Two days after North Dakota filed an injunction to delay new federal fracking rules, a district court grants a temporary reprieve.
Related: New Fracking Rules for Public Lands
U.S. District Court Judge Scott W. Skavdahl delayed the new ruling, which was to go into effect this week, saying that permitting of oil and gas wells on federal land will proceed under current regulations until July 22nd.
The case before Judge Skavdahl combined a challenge from North Dakoa, Wyoming and Colorado with one from industry groups who believed the Bureau of Land Management (BLM) did not follow federal rule-making law and exceeded their authority.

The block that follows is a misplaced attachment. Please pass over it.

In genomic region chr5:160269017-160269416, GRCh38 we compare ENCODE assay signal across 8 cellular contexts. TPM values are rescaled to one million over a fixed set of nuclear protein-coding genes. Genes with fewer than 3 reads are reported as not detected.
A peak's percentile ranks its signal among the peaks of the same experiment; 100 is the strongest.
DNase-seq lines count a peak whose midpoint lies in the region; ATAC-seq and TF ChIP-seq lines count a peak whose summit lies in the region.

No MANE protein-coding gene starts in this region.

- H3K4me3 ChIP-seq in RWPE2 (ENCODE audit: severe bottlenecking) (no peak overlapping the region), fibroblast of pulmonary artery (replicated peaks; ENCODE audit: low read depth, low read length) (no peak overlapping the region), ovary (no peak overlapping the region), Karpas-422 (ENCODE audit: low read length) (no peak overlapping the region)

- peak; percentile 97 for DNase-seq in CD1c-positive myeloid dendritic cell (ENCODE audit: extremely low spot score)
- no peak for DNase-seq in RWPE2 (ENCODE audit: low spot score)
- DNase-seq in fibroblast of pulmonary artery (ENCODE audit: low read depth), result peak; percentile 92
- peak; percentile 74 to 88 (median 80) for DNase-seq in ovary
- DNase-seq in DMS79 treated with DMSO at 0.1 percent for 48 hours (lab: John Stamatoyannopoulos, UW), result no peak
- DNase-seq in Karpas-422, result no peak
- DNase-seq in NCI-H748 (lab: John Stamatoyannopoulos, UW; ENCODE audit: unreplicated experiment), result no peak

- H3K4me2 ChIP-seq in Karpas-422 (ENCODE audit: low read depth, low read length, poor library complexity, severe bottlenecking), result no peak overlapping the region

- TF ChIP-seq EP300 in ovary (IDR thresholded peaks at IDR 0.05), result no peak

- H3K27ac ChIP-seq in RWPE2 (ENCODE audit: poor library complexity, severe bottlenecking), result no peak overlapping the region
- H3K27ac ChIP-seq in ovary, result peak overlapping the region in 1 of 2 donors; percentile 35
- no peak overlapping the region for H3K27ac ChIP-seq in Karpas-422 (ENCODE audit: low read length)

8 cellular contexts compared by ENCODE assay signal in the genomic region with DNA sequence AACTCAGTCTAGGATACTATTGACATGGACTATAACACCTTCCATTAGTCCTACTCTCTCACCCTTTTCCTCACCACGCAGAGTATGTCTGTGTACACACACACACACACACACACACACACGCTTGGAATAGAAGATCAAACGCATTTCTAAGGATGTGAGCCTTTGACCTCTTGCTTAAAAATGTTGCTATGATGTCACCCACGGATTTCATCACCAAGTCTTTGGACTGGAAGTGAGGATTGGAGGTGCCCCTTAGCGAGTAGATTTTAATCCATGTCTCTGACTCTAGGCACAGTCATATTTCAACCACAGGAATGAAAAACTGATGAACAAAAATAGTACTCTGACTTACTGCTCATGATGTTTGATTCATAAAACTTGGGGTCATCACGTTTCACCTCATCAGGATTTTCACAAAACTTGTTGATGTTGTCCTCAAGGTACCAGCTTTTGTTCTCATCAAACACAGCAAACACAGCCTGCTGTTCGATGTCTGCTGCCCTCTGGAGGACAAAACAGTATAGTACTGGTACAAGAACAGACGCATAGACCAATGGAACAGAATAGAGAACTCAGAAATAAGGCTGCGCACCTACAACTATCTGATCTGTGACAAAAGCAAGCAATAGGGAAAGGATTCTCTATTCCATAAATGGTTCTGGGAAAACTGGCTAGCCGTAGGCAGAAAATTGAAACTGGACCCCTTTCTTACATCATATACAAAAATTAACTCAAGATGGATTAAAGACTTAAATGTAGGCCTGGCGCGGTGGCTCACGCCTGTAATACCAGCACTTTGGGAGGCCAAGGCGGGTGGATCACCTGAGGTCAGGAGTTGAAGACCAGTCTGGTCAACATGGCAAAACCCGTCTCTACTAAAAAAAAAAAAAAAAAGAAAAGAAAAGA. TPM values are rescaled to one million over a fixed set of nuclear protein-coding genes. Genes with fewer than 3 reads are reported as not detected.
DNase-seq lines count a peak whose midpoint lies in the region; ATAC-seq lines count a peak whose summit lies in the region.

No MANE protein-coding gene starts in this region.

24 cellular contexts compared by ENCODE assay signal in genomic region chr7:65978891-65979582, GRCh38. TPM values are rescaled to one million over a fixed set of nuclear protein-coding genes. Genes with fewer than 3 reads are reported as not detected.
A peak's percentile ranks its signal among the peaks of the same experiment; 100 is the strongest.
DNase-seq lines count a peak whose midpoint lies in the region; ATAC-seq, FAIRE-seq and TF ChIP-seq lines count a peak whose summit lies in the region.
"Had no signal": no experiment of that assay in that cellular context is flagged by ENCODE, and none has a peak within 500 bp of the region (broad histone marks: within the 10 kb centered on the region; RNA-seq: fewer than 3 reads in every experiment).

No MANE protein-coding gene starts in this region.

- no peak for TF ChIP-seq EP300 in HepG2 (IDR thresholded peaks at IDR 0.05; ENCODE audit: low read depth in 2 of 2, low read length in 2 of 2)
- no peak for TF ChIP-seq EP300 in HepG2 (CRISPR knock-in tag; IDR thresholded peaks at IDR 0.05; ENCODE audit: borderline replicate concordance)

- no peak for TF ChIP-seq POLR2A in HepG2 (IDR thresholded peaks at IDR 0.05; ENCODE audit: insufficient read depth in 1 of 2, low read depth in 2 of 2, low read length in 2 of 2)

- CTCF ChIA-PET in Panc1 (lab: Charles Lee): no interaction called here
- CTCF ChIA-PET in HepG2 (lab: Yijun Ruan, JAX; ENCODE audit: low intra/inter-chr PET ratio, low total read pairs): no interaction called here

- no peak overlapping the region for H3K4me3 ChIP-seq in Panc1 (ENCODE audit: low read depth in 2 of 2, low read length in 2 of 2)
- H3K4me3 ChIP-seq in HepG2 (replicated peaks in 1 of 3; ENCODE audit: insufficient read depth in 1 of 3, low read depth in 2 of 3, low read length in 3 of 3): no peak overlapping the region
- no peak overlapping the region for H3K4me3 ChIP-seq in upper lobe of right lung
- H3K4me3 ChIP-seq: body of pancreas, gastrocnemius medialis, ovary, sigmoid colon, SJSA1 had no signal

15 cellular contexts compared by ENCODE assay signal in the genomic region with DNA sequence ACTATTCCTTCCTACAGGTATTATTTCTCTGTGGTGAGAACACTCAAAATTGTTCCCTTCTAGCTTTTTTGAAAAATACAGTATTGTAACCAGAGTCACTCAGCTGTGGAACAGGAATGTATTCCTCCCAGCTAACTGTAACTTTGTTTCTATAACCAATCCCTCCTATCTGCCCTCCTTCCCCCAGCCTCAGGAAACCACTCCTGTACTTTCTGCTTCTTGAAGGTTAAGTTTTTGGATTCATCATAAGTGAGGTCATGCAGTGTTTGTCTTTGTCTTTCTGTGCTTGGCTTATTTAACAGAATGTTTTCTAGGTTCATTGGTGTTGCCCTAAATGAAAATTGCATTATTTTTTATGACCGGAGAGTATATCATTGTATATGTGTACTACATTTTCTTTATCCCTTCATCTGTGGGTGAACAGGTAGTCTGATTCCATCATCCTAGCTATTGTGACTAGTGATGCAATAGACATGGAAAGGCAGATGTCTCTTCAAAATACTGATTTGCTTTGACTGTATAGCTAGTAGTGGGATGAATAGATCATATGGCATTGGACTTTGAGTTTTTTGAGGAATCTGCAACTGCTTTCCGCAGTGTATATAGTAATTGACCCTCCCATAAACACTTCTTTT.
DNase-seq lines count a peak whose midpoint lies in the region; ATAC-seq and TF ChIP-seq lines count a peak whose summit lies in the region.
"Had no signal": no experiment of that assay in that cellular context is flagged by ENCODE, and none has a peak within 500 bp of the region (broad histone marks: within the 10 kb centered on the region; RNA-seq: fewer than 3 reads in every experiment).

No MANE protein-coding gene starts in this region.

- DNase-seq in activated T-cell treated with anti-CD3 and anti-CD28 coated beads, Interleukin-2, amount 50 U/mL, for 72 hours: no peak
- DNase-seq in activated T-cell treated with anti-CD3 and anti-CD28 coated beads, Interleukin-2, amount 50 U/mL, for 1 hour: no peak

In March, the BLM passed the new regulations after a four-year investigaiton that included over 1.5 million public comments. The new ruling requires:
- A validation of well integrity in order to protect groundwater supplies
- Companies to publicly disclose chemicals used in hydraulic fracturing through the website FracFocus, within 30 days of completing fracturing operations
- Higher standards for interim storage of recovered waste fluids from hydraulic fracturing to mitigate risks to air, water and wildlife
- Companies to submit more detailed information before fracking to reduce the risk of cross-well contamination
In the following video, North Dakota Attorney General, says that the state will go through the lengthy process of a filing a permanent injunction if necessary.